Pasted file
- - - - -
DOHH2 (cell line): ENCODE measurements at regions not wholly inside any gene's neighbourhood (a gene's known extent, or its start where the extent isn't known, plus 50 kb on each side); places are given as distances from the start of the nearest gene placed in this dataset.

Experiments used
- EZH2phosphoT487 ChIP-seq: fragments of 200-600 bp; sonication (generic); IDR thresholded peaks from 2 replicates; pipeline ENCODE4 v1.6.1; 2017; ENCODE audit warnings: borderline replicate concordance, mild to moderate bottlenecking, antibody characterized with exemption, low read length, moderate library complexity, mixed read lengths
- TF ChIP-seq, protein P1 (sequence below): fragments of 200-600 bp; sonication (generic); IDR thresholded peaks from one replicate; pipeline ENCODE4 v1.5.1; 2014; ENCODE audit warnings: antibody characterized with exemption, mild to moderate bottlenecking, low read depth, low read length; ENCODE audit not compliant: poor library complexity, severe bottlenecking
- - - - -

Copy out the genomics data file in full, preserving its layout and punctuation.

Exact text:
DOHH2 (cell line): ENCODE measurements at regions not wholly inside any gene's neighbourhood (a gene's known extent, or its start where the extent isn't known, plus 50 kb on each side); places are given as distances from the start of the nearest gene placed in this dataset.

Experiments used
- EZH2phosphoT487 ChIP-seq: fragments of 200-600 bp; sonication (generic); IDR thresholded peaks from 2 replicates; pipeline ENCODE4 v1.6.1; 2017; ENCODE audit warnings: borderline replicate concordance, mild to moderate bottlenecking, antibody characterized with exemption, low read length, moderate library complexity, mixed read lengths
- TF ChIP-seq, protein P1 (sequence below): fragments of 200-600 bp; sonication (generic); IDR thresholded peaks from one replicate; pipeline ENCODE4 v1.5.1; 2014; ENCODE audit warnings: antibody characterized with exemption, mild to moderate bottlenecking, low read depth, low read length; ENCODE audit not compliant: poor library complexity, severe bottlenecking